1. Put yourself in timeout.
You can physically tell your children that you are in timeout. Timeout means all interactions stop until you say timeout is over. Why should you do this?
A timeout is a form of peaceful solitude. Solitude gives you the renewing power for your inner peace. It’s a time to regain your thoughts, feelings, and expectations, unwind from the stress of dealing with younger minds and a time for you to carefully plan your next move with your children.
Listen, I’m not telling you to isolate your children. What I’m saying is that you must take time to think before you do or say something to your children that may cause a lifelong trauma from their childhood.
So, to stay happy, you owe it to yourself and your children’s future to put yourself in timeout to think about what’s best for everyone.
2. Listen to good music.
Do you know the old saying “music soothes the savage beast.”
I truly believe in the power of music therapy. Research studies show that very violent people can be soothed into non-violent acts by simply listening to calm, soothing pieces of music.
Let music be the medicine you need to stay happy, healthy and inspired while satisfying your overall well-being.
3. Express yourself.
Do your children know why you put yourself in timeout?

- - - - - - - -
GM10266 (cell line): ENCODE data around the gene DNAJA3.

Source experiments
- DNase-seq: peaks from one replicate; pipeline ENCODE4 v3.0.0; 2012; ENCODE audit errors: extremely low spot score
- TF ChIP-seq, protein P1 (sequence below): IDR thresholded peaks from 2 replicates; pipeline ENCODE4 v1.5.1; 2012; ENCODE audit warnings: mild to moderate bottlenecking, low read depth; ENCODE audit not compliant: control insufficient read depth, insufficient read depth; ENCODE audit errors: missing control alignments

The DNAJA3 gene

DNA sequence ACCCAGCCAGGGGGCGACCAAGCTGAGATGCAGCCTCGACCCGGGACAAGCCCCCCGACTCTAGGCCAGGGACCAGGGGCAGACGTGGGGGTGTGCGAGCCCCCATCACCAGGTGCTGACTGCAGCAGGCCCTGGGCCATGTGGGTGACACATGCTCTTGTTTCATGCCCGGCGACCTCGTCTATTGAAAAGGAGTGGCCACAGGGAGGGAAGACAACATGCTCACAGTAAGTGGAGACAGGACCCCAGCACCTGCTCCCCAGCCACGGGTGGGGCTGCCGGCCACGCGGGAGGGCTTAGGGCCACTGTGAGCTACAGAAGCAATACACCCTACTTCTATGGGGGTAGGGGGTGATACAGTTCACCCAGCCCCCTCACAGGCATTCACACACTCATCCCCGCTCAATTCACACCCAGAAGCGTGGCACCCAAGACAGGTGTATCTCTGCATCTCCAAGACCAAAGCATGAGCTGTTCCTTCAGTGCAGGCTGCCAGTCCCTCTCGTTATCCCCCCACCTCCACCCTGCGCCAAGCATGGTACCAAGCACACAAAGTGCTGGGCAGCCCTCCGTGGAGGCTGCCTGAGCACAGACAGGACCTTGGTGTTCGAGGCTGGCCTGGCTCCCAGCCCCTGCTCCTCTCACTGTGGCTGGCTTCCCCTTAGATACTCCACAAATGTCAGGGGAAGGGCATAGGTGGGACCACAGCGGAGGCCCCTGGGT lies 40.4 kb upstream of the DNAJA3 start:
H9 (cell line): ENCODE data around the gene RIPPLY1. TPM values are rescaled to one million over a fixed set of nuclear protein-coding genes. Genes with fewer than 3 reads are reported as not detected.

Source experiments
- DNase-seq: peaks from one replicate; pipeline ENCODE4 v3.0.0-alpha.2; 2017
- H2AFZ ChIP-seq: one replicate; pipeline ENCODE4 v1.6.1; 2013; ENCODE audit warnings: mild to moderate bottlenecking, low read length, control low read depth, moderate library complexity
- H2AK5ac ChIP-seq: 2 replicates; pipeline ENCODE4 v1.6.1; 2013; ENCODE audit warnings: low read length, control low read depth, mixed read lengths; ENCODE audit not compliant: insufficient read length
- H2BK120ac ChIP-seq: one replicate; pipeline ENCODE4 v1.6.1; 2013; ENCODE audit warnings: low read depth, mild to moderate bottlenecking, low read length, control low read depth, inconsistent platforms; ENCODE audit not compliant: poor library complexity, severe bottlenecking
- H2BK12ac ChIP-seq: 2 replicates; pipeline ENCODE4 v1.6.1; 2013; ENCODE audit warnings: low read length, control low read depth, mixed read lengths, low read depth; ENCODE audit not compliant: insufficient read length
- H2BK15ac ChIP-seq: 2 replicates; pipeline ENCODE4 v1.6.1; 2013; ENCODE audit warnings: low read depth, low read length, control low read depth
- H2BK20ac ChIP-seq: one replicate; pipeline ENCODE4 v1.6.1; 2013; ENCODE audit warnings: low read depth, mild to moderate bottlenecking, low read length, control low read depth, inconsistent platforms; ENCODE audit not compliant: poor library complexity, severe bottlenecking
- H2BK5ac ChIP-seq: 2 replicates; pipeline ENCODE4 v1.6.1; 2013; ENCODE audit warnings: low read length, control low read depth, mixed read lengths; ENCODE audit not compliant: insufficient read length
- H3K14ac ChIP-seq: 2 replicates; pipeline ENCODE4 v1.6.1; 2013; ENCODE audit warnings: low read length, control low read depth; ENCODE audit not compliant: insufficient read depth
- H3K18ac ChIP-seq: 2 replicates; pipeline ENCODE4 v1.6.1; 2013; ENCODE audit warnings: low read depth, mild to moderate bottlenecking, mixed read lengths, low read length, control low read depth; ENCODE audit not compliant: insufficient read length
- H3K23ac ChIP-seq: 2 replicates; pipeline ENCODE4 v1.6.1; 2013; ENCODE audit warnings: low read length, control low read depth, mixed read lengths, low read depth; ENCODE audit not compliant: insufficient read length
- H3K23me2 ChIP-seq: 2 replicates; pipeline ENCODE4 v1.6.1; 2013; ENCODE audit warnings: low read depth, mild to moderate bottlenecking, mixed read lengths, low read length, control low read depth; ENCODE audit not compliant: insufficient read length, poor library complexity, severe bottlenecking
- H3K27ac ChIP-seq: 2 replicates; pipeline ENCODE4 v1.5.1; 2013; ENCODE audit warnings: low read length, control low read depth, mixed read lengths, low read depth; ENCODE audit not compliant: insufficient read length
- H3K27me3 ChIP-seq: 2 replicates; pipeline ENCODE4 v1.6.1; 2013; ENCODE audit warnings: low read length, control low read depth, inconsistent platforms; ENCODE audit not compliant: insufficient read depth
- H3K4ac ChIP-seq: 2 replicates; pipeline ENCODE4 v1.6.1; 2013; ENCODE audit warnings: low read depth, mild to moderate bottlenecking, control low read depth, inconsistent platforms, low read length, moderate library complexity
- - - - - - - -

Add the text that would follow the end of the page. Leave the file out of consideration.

Well… shouldn’t they?
You can’t expect people to read your mind… especially your children. Learn how to effectively express your feelings with feeling words.
Here’s an example: “When you roll your eyes and suck your teeth at me, just because I’ve asked you to do something, it really makes me mad & sad!”
Even though you’re the parent, you need to let them see and hear you as a human and give them the words that they can trust will be acceptable to you to express their own feelings.
Also, give your children the benefit of the doubt when sharing your feelings. They won’t think less of you. In fact, you’ll be surprised how much respect you can achieve with them, by allowing them to witness your vulnerable side.
Just don’t forget to follow-up the lesson with appropriate consequences for their unacceptable attitude and behavior.
Expressing yourself, while teaching your children how to express themselves, will keep you happy & well-respected as a caring parent.
4. Set limitations.
Children need limits. Adults do too.
Don’t expect children to always remember their limits or even know what their limits are unless you’ve taught it to them… repeatedly. Children need to practice their limits consistently in order to maintain peace in your home.
Bottom line: your children’s behavior, whether good or bad must be self-managed & controlled in order to maintain a happy home.
5. Read inspirational messages.
Inspirational messages are constant encouragement boosters.
Proverbs, old sayings, scriptures, poems or even lyrics to songs can relieve your stress and make you feel comforted & calm.
Do this daily and often.
You’ll be amazed at how much confidence and understanding you’ll gain for yourself and your children.
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